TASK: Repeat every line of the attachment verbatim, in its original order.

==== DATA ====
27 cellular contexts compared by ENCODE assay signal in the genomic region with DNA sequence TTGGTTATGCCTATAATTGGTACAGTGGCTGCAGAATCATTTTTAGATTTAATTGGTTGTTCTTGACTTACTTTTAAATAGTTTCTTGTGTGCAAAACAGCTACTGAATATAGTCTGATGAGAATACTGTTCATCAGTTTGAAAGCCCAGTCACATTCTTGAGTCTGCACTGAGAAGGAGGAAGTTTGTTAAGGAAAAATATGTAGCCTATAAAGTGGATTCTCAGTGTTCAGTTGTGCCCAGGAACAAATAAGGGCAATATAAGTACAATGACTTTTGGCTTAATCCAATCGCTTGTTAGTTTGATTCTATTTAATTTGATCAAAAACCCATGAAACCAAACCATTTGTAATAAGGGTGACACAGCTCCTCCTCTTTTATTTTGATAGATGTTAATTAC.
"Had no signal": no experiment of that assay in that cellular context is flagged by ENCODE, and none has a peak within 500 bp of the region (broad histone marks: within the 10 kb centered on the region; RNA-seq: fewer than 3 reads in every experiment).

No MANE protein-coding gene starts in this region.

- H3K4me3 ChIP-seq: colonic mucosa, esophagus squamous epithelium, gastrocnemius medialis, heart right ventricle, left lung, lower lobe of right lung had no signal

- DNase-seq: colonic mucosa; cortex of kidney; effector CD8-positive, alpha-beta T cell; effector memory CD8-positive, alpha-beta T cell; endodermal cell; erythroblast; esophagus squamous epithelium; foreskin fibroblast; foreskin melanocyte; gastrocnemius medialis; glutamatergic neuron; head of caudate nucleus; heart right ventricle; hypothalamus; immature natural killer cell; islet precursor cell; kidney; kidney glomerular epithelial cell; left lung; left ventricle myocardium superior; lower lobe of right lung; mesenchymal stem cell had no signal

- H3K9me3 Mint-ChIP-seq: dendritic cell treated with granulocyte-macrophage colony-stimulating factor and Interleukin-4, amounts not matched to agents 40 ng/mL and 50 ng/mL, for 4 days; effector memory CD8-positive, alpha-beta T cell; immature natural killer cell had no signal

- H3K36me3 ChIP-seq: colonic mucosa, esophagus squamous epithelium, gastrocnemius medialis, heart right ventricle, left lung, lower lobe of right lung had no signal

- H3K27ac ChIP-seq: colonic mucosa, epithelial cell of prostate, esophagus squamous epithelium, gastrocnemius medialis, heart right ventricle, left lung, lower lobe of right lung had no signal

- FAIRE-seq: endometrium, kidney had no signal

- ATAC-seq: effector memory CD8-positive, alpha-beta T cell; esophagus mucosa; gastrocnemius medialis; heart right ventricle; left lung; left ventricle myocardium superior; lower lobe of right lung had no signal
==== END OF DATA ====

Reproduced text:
27 cellular contexts compared by ENCODE assay signal in the genomic region with DNA sequence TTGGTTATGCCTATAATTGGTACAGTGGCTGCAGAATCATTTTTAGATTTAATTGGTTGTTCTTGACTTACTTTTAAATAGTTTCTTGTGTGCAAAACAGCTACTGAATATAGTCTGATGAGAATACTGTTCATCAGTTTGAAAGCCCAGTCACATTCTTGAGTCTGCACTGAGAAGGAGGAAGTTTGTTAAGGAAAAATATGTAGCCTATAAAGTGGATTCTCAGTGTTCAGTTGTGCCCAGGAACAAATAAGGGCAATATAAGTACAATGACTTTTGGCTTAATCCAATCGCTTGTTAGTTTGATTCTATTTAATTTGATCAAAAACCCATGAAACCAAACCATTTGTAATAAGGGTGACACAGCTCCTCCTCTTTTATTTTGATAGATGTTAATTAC.
"Had no signal": no experiment of that assay in that cellular context is flagged by ENCODE, and none has a peak within 500 bp of the region (broad histone marks: within the 10 kb centered on the region; RNA-seq: fewer than 3 reads in every experiment).

No MANE protein-coding gene starts in this region.

- H3K4me3 ChIP-seq: colonic mucosa, esophagus squamous epithelium, gastrocnemius medialis, heart right ventricle, left lung, lower lobe of right lung had no signal

- DNase-seq: colonic mucosa; cortex of kidney; effector CD8-positive, alpha-beta T cell; effector memory CD8-positive, alpha-beta T cell; endodermal cell; erythroblast; esophagus squamous epithelium; foreskin fibroblast; foreskin melanocyte; gastrocnemius medialis; glutamatergic neuron; head of caudate nucleus; heart right ventricle; hypothalamus; immature natural killer cell; islet precursor cell; kidney; kidney glomerular epithelial cell; left lung; left ventricle myocardium superior; lower lobe of right lung; mesenchymal stem cell had no signal

- H3K9me3 Mint-ChIP-seq: dendritic cell treated with granulocyte-macrophage colony-stimulating factor and Interleukin-4, amounts not matched to agents 40 ng/mL and 50 ng/mL, for 4 days; effector memory CD8-positive, alpha-beta T cell; immature natural killer cell had no signal

- H3K36me3 ChIP-seq: colonic mucosa, esophagus squamous epithelium, gastrocnemius medialis, heart right ventricle, left lung, lower lobe of right lung had no signal

- H3K27ac ChIP-seq: colonic mucosa, epithelial cell of prostate, esophagus squamous epithelium, gastrocnemius medialis, heart right ventricle, left lung, lower lobe of right lung had no signal

- FAIRE-seq: endometrium, kidney had no signal

- ATAC-seq: effector memory CD8-positive, alpha-beta T cell; esophagus mucosa; gastrocnemius medialis; heart right ventricle; left lung; left ventricle myocardium superior; lower lobe of right lung had no signal